Early Galaxies Churned Out Stars Like Crazy

by Elizabeth Howell on May 28, 2013

The Southern Cross, the Milky Way, and the Large Magellanic Cloud shine above the Atacama Large Millimeter/submillimeter Array (ALMA) as it observes on a clear night sky during its Early Science phase.  Image credit: C. Padilla, NRAO/AUI/NSF

The Southern Cross, the Milky Way, and the Large Magellanic Cloud shine above the Atacama Large Millimeter/submillimeter Array (ALMA) as it observes on a clear night sky during its Early Science phase. Image credit: C. Padilla, NRAO/AUI/NSF

Talk about an assembly line! Some early-stage galaxies created stars thousands of times faster than our Milky Way does today, according to new research. And it’s puzzling astronomers.

“We want to understand how and why these galaxies are forming stars at such incredibly fast rates, so soon after the Big Bang,” stated Scott Chapman of Dalhousie University, one of the researchers behind the discovery. “This could partially answer how our own galaxy, the Milky Way, was born billions of years ago.”

This is just a hint of the high-definition view we’ll receive from Chile’s Atacama Large Millimeter/submillimeter Array (ALMA), its astronomers promise, since the array of dozens of telescopes was officially inaugurated this spring. (ALMA has been working for years, but slowly adding telescopes and definition as it goes.)

There were actually three papers released today about ALMA. So what did the observatory find out this time? Here’s the nut graf:

Gravitational microlensing method requires that you have two stars that lie on a straight line in relation to us here on Earth. Then the light from the background star is amplified by the gravity of the foreground star, which thus acts as a magnifying glass.

Gravitational microlensing method requires that you have two stars that lie on a straight line in relation to us here on Earth. Then the light from the background star is amplified by the gravity of the foreground star, which thus acts as a magnifying glass.

The observed galaxies are “gravitationally lensed”. Galaxies are so massive that they can bend light from other galaxies, if put in the right spot with respect to Earth. We’ve seen this effect over and over again with the Hubble Space Telescope, but observations are less well-known in the millimeter spectrum of light in which ALMA observes. “Models of lens geometries in the sample indicate that the background objects are ultra-luminous infrared galaxies, powered by extreme bursts of star formation,” stated a Nature paper on the discovery.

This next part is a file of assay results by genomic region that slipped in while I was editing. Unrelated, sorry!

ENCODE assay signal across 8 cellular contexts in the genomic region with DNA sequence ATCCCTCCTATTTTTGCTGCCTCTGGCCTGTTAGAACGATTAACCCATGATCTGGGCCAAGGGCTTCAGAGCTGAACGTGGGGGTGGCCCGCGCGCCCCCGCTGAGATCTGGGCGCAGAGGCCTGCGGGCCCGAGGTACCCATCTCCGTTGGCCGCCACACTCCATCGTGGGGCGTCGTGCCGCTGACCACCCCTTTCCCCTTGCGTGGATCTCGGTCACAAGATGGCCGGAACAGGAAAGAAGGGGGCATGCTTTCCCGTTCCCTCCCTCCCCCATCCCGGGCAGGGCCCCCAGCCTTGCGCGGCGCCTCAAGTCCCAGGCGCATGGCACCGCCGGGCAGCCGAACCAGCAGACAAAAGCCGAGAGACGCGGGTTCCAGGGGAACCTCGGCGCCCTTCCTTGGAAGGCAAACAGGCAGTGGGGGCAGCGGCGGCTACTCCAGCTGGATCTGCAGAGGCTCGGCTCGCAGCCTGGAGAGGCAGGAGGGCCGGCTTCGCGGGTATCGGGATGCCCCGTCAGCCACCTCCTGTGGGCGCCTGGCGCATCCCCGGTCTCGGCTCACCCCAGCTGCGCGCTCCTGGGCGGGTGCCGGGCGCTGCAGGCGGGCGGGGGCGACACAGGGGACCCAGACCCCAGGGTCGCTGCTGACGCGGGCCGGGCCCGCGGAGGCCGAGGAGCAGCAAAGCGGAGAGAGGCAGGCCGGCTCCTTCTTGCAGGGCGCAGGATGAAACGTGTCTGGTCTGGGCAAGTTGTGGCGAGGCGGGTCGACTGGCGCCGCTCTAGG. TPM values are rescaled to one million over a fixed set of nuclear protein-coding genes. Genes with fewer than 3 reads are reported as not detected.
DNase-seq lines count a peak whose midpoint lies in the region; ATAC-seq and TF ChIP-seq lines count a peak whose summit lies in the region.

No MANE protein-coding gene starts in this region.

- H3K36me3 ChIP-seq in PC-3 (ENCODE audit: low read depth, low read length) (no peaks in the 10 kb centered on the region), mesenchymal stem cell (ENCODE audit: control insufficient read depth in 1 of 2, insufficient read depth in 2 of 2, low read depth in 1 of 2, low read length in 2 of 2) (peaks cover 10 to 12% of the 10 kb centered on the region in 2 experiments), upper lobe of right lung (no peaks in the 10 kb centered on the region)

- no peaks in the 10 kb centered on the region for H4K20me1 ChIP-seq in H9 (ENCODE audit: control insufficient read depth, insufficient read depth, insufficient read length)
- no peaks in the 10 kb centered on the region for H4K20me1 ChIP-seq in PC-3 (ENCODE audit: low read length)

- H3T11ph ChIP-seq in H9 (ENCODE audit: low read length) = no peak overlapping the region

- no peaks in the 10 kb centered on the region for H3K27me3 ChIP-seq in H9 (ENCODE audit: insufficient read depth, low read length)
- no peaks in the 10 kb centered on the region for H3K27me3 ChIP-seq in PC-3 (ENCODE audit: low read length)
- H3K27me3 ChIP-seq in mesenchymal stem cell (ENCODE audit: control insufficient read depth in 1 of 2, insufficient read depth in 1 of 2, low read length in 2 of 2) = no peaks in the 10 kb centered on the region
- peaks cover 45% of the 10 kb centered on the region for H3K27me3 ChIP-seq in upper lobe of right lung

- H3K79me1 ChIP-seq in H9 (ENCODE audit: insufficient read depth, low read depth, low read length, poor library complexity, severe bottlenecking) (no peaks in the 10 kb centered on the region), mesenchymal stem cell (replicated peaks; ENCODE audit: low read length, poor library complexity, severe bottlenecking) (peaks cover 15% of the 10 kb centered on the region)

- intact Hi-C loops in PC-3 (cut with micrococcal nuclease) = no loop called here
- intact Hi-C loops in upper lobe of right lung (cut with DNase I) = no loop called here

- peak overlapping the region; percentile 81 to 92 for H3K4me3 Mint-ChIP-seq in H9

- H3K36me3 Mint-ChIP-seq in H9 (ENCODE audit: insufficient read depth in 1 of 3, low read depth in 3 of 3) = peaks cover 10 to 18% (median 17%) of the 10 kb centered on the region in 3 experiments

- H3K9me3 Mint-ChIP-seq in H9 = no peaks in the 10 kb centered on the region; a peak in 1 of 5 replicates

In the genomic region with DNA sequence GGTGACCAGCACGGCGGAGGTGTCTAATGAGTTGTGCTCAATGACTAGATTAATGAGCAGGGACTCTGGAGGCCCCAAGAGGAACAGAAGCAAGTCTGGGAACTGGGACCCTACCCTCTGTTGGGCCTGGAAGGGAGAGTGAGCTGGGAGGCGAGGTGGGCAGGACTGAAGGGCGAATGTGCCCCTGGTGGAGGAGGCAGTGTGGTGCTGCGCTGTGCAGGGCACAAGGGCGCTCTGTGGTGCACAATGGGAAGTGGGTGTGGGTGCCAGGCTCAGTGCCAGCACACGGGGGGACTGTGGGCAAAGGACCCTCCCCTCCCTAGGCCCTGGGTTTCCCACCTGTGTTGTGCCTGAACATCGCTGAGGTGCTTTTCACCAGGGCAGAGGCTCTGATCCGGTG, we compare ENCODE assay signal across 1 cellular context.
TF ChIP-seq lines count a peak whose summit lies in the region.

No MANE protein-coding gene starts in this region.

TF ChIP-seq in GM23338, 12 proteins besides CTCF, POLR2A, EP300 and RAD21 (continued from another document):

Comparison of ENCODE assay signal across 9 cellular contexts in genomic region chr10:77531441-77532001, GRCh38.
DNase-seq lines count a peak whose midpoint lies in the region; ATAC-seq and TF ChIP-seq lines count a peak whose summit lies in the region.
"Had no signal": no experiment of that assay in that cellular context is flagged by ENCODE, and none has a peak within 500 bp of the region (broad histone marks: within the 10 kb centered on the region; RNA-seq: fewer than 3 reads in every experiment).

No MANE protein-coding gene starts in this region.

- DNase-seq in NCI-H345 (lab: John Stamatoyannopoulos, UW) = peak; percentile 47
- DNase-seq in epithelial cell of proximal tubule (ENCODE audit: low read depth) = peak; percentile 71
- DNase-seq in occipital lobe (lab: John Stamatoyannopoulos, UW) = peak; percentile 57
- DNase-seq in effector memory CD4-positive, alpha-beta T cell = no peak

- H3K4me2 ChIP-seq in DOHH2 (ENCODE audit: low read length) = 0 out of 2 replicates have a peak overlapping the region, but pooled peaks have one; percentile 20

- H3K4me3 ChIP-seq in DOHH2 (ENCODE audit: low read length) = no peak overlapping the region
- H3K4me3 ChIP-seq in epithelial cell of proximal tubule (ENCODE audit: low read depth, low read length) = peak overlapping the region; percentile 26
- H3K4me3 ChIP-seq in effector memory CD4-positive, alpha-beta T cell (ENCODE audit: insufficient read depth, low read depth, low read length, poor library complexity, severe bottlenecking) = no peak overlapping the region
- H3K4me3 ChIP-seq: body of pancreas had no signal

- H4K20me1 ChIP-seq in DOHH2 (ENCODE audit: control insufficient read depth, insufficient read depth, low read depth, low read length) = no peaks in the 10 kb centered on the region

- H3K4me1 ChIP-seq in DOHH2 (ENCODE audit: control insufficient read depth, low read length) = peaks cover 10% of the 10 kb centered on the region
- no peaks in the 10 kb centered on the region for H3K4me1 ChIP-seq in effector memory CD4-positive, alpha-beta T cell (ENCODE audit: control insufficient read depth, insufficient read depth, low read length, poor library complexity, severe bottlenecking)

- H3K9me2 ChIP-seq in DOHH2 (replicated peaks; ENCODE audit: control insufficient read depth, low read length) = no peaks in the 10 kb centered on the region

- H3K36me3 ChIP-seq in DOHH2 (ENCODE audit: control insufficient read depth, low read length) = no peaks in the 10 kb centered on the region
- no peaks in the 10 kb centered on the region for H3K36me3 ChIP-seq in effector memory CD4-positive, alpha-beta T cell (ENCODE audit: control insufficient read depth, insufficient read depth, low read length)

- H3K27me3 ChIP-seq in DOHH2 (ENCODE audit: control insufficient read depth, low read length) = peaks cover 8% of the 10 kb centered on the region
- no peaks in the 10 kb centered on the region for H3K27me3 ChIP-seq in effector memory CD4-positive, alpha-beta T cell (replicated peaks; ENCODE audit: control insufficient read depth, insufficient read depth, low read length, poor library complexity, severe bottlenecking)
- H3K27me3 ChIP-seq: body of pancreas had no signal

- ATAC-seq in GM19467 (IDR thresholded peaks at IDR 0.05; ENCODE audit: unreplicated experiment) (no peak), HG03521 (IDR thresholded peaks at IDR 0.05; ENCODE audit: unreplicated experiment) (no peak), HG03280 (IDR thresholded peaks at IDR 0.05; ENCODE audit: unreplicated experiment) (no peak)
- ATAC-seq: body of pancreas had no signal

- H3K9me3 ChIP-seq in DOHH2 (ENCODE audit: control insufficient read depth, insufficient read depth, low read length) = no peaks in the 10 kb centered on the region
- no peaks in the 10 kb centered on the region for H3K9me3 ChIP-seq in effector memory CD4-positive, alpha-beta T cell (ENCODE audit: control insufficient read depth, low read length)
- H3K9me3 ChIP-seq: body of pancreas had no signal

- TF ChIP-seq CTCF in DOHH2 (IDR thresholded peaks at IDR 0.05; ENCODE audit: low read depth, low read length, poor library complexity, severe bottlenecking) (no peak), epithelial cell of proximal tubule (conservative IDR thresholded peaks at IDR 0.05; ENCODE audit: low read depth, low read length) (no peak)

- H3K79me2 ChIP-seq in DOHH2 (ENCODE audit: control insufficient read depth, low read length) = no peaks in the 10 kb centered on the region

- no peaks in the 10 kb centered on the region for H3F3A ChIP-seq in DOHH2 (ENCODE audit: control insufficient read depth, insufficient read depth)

These galaxies are further away than we thought. By measuring the time it takes light from carbon monoxide molecules to reach us, the astronomers concluded these galaxies are much further away than previously measured, with some reaching as far back as 12 billion light-years away. (That’s just 1.7 billion years after the Big Bang created the universe.)

– The galaxies put star creation on fast-forward. Looking back that far is like looking in a time machine — we can see things that were happening only 1 billion years after the Big Bang. At the time, those galaxies were as bright as 40 trillion suns and created new stars at an extreme rate of 4,000 suns per year. (That, by the way, is 4,000 times faster than what our own galaxy does.)

You can read more about these results in Nature and the Astrophysical Journal (here and here.)

Source: Canadian Astronomical Society (CASCA)

About 

Elizabeth Howell is the senior writer at Universe Today. She also works for Space.com, Space Exploration Network, the NASA Lunar Science Institute, NASA Astrobiology Magazine and LiveScience, among others. Career highlights include watching three shuttle launches, and going on a two-week simulated Mars expedition in rural Utah. You can follow her on Twitter @howellspace or contact her at her website.

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